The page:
That leaves the choices for a US resident limited but not necessarily bad. Any UK pensions would need to be transferred to another UK scheme, ideally an International SIPP (the same as a regular SIPP but one which allows non UK residents as members) and there are some which cater for US residents. Amongst other things this means that the underlying investments should be US compliant (which normally means cheaper too). These International SIPPS can be treated in a very similar manner to an IRA, benefits can be drawn in a flexible manner from the age of 55 and can often be paid gross so you only have to worry about local US taxes and not UK taxes. These schemes will tend to give currency freedom so you can invest in both USD and GBP and have benefits paid in both. Benefits can be paid to a local US bank account too, which many UK schemes struggle with. You will need to use a Financial Advisor to make any transfers as typically the providers will not deal with the public and if the existing pension has certain guarantees then a full pension transfer report, called an APTA, will need to be provided too before any transfer can take place. Consolidating multiple pensions into a US compliant UK based International SIPP can often be a wise move and give back control that many people feel they lose when they no longer reside in the UK as it is near impossible to find a UK advisory firm that can deal with US residents. As outlined above there are often many other tangible benefits too.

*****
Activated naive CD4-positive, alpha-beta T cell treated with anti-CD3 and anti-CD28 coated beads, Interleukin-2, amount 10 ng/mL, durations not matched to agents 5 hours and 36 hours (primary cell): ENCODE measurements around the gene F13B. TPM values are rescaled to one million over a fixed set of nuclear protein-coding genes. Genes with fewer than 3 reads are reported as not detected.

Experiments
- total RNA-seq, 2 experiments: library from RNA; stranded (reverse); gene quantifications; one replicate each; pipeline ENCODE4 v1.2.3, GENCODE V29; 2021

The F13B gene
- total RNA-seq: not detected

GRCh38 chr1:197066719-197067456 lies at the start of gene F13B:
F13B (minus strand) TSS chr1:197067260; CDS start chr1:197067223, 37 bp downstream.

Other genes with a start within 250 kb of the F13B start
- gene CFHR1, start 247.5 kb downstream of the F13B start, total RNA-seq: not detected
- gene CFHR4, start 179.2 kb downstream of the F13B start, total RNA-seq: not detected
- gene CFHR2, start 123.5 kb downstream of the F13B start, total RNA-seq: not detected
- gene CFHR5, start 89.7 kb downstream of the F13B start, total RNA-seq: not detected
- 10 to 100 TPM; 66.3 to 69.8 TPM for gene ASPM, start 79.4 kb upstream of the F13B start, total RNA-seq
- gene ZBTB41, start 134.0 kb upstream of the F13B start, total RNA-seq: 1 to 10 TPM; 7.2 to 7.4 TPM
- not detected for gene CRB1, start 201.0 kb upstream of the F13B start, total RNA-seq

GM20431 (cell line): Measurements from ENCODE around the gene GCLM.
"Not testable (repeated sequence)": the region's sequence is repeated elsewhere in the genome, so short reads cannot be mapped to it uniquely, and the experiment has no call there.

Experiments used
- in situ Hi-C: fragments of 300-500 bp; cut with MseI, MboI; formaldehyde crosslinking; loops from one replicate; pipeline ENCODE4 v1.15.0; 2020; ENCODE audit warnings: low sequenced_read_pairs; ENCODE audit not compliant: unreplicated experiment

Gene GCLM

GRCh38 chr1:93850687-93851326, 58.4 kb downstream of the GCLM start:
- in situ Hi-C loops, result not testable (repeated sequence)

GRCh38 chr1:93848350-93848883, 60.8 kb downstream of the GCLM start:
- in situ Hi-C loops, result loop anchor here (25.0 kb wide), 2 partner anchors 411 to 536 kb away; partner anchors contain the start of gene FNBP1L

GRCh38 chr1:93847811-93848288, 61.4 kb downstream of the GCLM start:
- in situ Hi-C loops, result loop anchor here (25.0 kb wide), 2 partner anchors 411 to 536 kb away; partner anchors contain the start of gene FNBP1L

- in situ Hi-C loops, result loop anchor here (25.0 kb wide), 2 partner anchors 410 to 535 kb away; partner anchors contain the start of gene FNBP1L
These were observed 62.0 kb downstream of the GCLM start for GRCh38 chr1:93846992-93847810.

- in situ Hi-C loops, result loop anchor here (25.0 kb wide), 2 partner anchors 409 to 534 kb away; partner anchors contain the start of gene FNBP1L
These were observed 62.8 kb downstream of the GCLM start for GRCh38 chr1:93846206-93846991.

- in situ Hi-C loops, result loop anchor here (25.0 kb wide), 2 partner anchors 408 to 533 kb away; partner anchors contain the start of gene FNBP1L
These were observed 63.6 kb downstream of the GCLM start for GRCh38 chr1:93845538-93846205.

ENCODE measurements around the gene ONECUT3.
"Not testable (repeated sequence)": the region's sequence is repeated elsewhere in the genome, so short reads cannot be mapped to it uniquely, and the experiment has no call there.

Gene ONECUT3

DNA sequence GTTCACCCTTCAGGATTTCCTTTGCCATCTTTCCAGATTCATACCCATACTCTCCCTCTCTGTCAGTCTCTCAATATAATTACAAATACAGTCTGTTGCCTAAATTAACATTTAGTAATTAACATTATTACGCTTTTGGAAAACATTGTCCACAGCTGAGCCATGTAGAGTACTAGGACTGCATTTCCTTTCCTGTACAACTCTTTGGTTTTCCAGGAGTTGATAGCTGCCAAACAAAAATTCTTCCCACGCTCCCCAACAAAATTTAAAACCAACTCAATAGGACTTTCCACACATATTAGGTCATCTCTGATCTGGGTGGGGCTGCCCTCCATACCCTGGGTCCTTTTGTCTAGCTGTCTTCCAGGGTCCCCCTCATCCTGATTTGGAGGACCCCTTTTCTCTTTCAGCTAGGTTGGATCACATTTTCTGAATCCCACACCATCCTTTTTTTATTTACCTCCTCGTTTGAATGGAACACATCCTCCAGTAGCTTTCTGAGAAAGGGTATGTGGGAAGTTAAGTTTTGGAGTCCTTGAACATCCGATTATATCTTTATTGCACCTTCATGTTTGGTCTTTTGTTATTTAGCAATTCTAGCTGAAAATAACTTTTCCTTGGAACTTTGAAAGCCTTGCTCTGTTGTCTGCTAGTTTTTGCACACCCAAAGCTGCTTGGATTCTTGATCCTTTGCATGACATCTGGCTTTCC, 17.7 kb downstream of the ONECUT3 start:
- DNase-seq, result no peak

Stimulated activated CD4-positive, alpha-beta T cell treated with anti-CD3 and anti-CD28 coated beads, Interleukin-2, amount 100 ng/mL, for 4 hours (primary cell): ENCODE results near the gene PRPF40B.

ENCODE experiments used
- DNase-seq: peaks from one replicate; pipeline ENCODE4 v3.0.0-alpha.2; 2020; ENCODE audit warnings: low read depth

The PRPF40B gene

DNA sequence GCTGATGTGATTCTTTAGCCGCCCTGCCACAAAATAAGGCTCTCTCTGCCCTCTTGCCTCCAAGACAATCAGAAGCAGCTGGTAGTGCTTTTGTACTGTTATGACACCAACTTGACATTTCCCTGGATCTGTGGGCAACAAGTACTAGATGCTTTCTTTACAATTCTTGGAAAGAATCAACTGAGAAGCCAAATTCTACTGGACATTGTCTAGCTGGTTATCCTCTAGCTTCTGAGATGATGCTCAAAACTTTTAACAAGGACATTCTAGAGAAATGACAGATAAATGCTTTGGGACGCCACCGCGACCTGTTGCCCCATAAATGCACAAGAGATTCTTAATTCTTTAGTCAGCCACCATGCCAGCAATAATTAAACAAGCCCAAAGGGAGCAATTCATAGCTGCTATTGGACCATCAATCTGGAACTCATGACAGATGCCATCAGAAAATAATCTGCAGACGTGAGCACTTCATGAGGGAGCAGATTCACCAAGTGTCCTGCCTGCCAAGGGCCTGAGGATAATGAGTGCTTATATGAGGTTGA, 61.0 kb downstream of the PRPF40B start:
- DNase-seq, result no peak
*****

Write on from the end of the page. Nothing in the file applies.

Bottom line is, if you live in the US and have UK personal or Occupational (company) pensions then make sure you deal with a US based and regulated advisory firm that specialises in this field. They should also be able to give advice on the tax implications in both the UK and the US on income drawn, the lump sum and any other potentially taxable events. There aren´t that many advisors in the US who can do this but they do exist and more often that not you will find you can have an initial, exploratory conversation with an advisor for free and establish where any issues are, how to resolve them and the costs involved. I work for such a firm , based in New York (but we have clients all over the USA) called Atlantica Wealth but we aren´t the only form that specialises in this area. I hope this helps.